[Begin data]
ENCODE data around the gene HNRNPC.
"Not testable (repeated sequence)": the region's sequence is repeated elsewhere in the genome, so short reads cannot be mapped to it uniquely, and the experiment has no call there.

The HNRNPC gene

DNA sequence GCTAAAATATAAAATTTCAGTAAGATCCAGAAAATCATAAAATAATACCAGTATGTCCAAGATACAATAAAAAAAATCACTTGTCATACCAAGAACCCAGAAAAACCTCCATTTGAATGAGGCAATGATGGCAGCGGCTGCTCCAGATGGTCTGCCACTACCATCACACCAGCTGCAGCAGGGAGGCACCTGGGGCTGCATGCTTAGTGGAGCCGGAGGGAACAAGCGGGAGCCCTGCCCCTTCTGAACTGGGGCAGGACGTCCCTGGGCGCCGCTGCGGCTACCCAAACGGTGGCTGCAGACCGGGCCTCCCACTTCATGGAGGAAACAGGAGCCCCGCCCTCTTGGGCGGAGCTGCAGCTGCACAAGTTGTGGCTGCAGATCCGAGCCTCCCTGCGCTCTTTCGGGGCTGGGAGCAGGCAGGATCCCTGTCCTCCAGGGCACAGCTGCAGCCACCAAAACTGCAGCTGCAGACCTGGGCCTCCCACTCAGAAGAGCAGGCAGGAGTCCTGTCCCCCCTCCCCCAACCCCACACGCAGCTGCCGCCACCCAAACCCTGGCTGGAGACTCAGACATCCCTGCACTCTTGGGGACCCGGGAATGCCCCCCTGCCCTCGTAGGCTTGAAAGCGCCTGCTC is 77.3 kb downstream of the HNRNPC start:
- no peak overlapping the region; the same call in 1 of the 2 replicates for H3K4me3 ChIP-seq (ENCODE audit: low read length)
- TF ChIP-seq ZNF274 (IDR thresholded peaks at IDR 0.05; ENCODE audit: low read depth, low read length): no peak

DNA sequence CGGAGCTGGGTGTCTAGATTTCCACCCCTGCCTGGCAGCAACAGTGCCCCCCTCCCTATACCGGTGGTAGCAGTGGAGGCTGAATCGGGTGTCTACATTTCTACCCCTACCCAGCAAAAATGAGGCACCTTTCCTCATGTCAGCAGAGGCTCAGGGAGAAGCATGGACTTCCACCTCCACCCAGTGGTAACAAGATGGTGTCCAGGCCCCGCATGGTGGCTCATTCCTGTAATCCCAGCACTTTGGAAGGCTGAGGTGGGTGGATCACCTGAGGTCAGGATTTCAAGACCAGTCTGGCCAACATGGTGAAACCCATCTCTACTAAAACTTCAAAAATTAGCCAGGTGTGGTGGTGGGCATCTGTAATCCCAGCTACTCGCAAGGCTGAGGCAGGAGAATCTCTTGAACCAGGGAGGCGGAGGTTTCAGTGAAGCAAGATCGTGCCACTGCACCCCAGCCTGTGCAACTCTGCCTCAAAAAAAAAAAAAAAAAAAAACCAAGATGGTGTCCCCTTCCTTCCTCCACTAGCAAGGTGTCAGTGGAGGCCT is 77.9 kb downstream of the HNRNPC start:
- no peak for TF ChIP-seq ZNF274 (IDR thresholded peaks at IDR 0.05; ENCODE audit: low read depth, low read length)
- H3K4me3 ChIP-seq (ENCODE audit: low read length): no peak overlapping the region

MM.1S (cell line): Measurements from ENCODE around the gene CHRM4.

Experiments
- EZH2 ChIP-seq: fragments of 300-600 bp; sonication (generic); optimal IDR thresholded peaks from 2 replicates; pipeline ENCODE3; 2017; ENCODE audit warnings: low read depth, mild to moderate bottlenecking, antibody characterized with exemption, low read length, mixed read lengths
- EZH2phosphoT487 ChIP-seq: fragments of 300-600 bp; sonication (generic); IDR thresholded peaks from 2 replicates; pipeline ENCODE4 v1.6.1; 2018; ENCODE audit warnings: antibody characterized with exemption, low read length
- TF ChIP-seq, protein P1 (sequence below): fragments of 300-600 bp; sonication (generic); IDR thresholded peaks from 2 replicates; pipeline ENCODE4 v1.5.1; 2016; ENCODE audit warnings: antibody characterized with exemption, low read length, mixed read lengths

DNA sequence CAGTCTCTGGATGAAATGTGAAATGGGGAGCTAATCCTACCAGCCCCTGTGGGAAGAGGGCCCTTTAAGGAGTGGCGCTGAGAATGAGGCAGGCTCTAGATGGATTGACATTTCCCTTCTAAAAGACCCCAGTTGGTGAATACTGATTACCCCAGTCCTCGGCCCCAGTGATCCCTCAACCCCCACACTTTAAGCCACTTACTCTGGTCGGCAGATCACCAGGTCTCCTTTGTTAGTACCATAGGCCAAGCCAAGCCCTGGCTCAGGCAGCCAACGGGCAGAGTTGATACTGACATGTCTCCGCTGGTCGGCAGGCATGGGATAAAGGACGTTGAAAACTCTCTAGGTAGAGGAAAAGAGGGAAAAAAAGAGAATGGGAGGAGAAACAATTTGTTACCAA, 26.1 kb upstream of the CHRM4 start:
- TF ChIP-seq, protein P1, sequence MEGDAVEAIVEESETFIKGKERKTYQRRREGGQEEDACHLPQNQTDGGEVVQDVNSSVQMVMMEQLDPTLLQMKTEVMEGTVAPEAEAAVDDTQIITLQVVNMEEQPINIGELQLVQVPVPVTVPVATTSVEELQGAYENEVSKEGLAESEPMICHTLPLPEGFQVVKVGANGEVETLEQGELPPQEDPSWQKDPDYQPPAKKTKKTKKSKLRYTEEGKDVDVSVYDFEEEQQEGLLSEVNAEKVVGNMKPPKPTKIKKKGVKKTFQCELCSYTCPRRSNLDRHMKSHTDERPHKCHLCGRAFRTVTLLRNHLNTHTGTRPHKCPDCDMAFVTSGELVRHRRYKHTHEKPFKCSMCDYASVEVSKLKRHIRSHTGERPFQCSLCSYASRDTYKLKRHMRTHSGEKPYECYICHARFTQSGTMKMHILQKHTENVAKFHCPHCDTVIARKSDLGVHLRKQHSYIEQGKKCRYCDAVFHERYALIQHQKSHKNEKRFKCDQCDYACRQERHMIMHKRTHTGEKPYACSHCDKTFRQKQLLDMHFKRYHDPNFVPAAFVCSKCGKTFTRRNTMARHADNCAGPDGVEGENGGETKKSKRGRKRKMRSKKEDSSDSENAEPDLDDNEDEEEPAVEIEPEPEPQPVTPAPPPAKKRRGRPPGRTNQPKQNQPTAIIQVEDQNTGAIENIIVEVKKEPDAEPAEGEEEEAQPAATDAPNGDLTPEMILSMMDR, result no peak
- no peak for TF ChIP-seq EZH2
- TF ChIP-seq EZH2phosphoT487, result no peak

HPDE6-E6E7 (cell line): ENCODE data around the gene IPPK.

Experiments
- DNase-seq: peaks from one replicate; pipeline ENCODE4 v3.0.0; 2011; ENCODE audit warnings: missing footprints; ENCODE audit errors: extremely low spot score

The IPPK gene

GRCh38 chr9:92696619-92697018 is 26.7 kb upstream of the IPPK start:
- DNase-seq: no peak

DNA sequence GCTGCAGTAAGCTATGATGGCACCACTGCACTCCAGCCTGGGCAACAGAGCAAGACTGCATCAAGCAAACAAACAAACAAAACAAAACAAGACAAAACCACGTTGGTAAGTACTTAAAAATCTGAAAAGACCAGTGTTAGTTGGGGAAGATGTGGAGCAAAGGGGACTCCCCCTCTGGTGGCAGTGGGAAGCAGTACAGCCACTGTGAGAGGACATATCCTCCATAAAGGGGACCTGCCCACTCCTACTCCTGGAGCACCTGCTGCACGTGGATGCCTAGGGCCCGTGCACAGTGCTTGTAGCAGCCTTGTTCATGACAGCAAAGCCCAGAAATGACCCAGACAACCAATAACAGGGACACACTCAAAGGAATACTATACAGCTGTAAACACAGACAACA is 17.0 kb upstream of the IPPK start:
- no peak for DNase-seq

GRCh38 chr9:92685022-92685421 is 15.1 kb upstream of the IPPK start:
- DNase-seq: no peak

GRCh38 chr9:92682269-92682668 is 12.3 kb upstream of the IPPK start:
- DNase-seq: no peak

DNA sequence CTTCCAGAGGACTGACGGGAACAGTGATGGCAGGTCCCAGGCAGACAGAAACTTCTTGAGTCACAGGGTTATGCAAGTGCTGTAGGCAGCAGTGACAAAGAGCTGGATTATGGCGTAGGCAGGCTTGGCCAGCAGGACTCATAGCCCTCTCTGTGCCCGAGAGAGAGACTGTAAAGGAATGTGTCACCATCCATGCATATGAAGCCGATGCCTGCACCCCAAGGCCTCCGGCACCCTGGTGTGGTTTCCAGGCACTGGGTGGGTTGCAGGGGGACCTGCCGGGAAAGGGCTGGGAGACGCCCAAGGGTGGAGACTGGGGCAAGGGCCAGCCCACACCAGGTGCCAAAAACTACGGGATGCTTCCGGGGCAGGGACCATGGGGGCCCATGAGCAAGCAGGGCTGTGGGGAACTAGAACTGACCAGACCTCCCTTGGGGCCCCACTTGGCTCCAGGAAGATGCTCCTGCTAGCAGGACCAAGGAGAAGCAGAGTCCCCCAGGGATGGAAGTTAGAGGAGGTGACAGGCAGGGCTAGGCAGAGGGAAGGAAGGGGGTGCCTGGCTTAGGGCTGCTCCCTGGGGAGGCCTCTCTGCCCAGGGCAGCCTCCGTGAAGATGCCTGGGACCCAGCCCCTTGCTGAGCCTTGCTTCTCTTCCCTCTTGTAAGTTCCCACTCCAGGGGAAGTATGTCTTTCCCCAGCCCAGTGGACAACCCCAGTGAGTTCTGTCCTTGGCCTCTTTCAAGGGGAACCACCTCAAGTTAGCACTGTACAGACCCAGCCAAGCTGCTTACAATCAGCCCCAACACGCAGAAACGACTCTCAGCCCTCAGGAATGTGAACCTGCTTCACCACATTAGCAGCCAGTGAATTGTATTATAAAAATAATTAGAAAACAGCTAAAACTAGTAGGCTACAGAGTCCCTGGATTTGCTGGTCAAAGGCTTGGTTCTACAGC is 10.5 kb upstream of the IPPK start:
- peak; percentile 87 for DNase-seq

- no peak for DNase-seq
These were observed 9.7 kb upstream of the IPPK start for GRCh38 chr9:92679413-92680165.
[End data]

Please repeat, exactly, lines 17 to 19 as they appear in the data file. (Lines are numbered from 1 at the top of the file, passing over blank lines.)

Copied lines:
- no peak for TF ChIP-seq EZH2
- TF ChIP-seq EZH2phosphoT487, result no peak

HPDE6-E6E7 (cell line): ENCODE data around the gene IPPK.